Parents are angry no one told them what happened to teacher Rafe Esquith

Rafe Esquith teaching his fifth-grade class at Hobart Elementary School in 2005.

Rafe Esquith teaching his fifth-grade class at Hobart Elementary School in 2005.

(Anne Cusack / Los Angeles Times)

Brenda Gonzalez was supposed to perform in “A Winter’s Tale” in April, along with her fellow Hobart Shakespeareans. They’d been preparing all year, her mother, Angie Gonzalez, recalled Thursday. Brenda was going to dance and play the guitar.

But the group’s teacher, Rafe Esquith, was not at Hobart Elementary School the day that the performances were supposed to begin, Gonzalez said.

After about a week of absences, she went to the principal’s office to ask where Esquith was — it was unlike him to miss school.

“We were told it was a family issue,” Gonzalez said.

A few weeks later, Brenda came home and told her mother that students were being pulled out of class and interrogated about Esquith’s actions. Gonzalez and other parents asked, again, what was happening.

Again, the school said it was a personal issue.

In reality, the Los Angeles Unified School District had removed Esquith from class and was investigating a number of issues related to him after a colleague reported that he made a joke to students that contained a reference to nudity.


This week, the school district fired Esquith, Hobart’s most famous teacher. The district investigation began after the colleague complained about seeing Esquith make an inappropriate joke. The investigation expanded to other matters, including allegations that Esquith touched minors inappropriately before and during his decades-long teaching career. Esquith has denied wrongdoing.

A district spokeswoman said she could not immediately confirm what parents were told, and but that details of the investigation were confidential. District officials said they could not discuss a vote to dismiss a teacher because it is a personnel matter. The Times learned of the vote to begin the dismissal process from sources who requested anonymity because they were not authorized to discuss the matter.

By now, many Angelenos are familiar with Esquith’s name: He’s a former Disney National Outstanding Teacher of the Year who wrote books with titles such as “Teach Like Your Hair’s On Fire.” The investigation into his conduct has been covered by local and national media; scores of former students have spoken out in his defense.

Esquith sued the district in August, seeking to be reinstated, and on Thursday, his attorneys filed a second lawsuit. The new litigation, filed on behalf of Esquith and other unnamed teachers, accuses the district of using questionable investigations to drive veteran, higher-salaried instructors out of their jobs.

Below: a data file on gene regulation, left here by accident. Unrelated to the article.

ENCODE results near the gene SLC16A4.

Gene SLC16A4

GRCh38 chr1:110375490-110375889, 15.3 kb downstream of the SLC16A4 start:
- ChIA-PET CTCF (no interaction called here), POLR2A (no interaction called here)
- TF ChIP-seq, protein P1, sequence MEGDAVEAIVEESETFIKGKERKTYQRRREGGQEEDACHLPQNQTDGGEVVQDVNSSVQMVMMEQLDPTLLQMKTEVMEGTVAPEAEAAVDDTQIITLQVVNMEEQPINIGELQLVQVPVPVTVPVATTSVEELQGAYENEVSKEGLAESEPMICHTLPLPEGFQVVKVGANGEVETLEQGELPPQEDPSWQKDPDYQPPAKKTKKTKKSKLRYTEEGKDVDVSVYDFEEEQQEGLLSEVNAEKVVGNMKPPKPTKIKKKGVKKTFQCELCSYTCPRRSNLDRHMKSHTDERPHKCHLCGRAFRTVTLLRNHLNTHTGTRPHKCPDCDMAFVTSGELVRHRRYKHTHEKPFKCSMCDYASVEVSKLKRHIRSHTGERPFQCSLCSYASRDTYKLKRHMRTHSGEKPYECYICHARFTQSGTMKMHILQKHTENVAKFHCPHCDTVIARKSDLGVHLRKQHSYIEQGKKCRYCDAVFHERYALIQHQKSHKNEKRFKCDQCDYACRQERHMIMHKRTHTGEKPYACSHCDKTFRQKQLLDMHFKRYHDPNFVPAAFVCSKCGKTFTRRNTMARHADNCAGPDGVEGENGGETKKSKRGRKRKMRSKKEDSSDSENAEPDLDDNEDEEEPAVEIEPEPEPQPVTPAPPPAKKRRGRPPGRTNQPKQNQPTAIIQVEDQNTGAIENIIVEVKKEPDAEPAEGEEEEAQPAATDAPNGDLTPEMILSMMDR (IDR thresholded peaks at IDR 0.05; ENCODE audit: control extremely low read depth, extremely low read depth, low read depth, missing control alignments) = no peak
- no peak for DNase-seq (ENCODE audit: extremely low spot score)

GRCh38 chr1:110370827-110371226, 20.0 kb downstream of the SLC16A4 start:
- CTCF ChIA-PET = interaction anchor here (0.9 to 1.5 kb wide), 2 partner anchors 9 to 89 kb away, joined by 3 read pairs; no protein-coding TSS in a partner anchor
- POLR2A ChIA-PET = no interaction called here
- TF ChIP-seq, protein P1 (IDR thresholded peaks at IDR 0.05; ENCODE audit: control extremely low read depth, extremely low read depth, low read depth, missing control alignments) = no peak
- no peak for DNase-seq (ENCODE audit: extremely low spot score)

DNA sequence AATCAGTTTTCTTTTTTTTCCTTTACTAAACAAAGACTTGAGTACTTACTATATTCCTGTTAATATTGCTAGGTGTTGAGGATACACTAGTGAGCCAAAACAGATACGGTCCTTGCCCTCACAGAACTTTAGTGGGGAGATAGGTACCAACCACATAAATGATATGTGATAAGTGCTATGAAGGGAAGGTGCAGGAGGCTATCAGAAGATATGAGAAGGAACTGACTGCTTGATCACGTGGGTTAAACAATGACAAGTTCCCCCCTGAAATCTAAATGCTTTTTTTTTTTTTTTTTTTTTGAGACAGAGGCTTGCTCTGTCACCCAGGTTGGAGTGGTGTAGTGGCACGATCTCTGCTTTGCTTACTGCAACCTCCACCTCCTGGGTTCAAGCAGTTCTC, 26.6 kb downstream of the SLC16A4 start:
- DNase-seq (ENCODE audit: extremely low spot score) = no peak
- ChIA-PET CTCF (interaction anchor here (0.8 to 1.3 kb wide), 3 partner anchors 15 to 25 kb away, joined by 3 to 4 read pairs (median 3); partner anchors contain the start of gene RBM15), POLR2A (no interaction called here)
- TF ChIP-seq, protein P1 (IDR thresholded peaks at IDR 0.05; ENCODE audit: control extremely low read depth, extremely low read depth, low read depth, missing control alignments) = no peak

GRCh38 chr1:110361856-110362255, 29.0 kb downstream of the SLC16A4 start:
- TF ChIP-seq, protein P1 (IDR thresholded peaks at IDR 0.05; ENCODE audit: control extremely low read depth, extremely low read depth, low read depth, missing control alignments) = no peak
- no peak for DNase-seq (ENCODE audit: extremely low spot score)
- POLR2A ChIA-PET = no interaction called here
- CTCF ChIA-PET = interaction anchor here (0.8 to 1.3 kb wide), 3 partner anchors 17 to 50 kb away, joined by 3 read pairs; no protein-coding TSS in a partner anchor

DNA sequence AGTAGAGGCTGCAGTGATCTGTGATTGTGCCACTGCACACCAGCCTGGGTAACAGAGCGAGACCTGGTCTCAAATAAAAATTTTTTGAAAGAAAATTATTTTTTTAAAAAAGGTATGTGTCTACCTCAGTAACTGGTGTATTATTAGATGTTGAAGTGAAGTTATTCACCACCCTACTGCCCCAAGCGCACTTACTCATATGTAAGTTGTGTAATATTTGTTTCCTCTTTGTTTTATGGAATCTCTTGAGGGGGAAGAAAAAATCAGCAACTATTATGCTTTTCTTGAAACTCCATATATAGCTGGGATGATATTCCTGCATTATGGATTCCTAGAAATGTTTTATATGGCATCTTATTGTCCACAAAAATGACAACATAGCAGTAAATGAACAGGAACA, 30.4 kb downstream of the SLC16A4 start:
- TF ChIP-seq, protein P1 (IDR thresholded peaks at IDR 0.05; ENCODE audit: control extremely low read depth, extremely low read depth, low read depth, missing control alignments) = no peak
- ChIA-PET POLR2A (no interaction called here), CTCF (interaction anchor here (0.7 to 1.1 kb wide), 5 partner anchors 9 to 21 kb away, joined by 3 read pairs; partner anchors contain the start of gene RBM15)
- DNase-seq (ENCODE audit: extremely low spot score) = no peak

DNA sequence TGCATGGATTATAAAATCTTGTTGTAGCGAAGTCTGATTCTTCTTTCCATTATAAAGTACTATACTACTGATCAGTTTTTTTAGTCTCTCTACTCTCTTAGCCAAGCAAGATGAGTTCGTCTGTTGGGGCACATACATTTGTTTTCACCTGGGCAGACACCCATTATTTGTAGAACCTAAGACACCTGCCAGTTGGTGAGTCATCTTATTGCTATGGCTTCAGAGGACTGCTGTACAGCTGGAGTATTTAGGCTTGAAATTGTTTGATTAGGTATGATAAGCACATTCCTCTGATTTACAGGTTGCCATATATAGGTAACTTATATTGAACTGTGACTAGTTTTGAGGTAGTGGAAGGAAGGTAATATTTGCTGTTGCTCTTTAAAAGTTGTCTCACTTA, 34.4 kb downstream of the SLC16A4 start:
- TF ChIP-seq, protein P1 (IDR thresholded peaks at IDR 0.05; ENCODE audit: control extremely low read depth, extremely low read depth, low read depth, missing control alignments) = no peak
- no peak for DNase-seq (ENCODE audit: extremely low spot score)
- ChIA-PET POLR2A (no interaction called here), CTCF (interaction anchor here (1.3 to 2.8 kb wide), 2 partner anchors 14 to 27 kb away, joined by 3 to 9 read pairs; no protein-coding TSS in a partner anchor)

Even in the aftermath of Esquith’s dismissal this week, Hobart parents say they have to rely on news reports for details of the case. Some still don’t even know that a teacher at their children’s school was dismissed.

When Esquith stopped teaching, Cecilia Martinez’s daughter, Leslie, was upset. “It was a surprise for me because Leslie was so happy with the teacher,” Martinez said as she stood outside Hobart on Thursday afternoon, waiting to pick up her 7-year-old son.

Martinez also thought that Esquith had to leave because of personal reasons. She had not heard about the allegations against him, or about his being fired. And the little she did know, she said, she found out from another parent.

The school has never contacted her about it or questioned her daughter, as far as she knows.

Neither of Eduardo Salvador’s two elementary school daughters were in Esquith’s class last year, but he said that parents should have been informed about the situation. He had heard a rumor about Esquith making an inappropriate joke, but didn’t know about the more recent allegations, the investigation or the vote to fire him.

“They should have sent letters or something,” Salvador said.

That lack of official communication, Gonzalez said, continued even amid this week’s LAUSD vote to dismiss Esquith. Gonzalez found out that the board voted to fire Esquith on Wednesday night, through a link to the Times story on the Hobart Shakespeareans Facebook page. She hasn’t found a way to to tell her daughter yet.

Yesica Navarro saw the same Facebook post Thursday morning. She was reading the story on her computer at home, and didn’t realize that her son Oscar Llerenas was standing nearby. He was in Esquith’s class too, and asked what she was reading. She tried to explain the situation, but he didn’t react well.

“He cried,” Navarro said. “He was very, very frustrated.”

Times staff writer Howard Blume contributed to this report.

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